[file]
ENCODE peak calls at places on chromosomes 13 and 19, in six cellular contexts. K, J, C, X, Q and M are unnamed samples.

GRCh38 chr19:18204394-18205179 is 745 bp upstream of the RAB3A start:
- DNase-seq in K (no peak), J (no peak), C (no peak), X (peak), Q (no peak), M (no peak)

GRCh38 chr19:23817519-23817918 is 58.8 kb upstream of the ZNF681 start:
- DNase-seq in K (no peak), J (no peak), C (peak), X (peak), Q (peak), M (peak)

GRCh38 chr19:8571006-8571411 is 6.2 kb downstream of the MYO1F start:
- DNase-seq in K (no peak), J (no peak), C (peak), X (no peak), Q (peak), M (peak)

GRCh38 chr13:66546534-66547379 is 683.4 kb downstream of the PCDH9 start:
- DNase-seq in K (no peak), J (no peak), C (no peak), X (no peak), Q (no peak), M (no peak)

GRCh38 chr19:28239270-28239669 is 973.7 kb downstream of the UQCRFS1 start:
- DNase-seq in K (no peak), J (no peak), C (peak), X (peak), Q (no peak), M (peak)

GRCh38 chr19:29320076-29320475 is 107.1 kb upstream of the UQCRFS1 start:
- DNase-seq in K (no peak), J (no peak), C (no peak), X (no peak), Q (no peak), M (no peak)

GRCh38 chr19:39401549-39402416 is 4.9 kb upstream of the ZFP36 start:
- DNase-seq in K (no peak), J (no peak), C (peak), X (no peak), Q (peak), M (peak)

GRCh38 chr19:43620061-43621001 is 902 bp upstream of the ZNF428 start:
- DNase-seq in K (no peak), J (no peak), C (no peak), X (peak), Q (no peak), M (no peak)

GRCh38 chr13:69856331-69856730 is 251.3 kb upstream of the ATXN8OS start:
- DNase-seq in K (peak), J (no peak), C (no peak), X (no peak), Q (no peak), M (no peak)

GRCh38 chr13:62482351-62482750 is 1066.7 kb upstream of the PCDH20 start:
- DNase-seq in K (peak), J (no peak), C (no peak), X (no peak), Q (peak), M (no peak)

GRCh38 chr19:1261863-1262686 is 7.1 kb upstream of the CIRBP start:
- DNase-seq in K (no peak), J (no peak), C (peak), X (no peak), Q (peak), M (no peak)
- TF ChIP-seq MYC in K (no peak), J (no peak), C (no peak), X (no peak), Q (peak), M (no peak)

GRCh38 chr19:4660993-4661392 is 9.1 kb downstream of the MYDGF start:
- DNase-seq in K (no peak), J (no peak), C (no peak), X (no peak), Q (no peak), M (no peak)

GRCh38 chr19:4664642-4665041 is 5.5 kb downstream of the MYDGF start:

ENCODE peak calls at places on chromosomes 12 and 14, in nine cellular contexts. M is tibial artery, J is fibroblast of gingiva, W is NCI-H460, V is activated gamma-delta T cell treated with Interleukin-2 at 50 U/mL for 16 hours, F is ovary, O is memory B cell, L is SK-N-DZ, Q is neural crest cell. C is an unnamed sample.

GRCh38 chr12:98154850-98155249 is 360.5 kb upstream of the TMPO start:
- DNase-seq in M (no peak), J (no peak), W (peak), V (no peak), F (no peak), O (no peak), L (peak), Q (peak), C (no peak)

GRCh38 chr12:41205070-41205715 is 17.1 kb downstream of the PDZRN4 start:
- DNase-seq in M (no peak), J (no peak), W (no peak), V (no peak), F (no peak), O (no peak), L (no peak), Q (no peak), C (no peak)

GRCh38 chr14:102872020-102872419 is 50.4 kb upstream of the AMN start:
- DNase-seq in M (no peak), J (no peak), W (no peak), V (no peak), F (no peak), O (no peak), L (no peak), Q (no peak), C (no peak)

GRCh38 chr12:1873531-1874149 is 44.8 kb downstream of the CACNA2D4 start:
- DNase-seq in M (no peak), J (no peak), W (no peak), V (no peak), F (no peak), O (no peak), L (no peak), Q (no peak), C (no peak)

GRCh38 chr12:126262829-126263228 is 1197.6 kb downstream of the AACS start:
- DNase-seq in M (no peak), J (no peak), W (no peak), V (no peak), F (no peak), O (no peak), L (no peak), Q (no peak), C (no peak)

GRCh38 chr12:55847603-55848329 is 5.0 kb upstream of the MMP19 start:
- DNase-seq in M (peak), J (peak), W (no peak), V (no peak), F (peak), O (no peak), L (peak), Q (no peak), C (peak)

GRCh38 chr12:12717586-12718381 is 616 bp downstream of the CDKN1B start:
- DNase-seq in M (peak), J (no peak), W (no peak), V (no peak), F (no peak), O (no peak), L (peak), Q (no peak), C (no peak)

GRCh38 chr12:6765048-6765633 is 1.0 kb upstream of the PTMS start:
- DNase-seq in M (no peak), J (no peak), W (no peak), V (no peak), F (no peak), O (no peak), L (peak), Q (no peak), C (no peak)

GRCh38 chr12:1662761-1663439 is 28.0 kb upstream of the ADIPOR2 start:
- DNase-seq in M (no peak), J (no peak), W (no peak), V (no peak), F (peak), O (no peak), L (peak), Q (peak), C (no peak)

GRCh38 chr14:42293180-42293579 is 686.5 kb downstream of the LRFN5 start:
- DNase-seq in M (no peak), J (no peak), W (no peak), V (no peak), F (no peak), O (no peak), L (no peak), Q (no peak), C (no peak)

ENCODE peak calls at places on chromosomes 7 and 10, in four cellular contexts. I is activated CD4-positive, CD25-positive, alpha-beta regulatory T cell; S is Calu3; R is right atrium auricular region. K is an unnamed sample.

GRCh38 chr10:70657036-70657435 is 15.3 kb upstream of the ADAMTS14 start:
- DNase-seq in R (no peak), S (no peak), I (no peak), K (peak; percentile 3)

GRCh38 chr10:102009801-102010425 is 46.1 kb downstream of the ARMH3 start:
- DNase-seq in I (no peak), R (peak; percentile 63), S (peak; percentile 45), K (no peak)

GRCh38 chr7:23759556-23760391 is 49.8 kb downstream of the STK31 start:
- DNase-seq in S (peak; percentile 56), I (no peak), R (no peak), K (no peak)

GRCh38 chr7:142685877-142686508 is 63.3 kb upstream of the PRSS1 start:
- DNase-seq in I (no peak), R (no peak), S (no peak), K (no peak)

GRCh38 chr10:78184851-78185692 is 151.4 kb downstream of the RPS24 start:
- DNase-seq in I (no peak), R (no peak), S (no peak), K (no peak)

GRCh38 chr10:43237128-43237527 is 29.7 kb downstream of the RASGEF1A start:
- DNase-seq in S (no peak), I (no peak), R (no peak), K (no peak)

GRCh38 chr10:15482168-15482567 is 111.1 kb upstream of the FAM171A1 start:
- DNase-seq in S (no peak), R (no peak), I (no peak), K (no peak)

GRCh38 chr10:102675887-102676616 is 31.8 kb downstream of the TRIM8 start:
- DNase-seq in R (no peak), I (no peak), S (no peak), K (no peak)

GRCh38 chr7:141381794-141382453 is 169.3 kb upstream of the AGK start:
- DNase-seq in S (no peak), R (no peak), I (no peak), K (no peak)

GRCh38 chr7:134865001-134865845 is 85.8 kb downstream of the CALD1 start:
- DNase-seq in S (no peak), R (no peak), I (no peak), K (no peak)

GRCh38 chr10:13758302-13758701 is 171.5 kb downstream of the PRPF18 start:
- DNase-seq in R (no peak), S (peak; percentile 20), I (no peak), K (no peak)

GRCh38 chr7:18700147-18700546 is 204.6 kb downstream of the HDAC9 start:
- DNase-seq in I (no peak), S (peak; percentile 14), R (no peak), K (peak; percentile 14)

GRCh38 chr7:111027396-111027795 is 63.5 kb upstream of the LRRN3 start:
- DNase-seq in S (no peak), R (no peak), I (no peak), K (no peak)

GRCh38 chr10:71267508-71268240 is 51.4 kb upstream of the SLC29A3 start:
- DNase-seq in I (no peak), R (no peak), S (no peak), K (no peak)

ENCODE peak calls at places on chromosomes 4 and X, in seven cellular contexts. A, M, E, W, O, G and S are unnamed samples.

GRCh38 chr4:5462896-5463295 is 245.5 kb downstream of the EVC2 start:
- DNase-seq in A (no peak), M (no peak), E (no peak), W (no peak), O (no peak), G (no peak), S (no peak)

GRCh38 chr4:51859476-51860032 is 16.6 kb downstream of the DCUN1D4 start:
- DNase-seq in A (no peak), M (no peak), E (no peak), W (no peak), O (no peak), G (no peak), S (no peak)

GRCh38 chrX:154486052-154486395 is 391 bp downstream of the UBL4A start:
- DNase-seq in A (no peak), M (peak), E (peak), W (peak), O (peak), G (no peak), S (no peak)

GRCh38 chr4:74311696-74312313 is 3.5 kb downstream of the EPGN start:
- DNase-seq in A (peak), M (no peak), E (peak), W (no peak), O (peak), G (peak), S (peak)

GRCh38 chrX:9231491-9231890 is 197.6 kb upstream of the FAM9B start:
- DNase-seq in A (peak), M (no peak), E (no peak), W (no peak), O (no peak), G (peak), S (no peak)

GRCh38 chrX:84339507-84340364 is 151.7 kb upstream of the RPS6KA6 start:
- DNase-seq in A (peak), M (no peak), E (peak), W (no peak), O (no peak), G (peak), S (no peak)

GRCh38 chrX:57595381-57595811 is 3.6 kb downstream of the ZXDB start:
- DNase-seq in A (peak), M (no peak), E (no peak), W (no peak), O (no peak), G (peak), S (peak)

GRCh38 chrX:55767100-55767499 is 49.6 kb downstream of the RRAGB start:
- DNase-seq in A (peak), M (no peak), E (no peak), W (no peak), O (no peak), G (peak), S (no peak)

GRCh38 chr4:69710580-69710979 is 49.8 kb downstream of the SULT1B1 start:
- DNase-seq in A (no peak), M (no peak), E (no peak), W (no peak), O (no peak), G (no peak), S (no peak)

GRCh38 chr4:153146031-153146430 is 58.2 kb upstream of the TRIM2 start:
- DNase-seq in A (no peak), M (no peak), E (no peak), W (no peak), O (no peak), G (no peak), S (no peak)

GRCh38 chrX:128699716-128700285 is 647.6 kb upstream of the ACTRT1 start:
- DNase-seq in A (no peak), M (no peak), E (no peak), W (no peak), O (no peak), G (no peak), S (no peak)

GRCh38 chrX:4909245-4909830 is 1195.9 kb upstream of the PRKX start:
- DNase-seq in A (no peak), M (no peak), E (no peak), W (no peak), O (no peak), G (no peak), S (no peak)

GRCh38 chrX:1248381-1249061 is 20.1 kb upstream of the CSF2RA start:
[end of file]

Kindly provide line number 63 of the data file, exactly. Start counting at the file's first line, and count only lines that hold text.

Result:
- DNase-seq in S (no peak), R (no peak), I (no peak), K (no peak)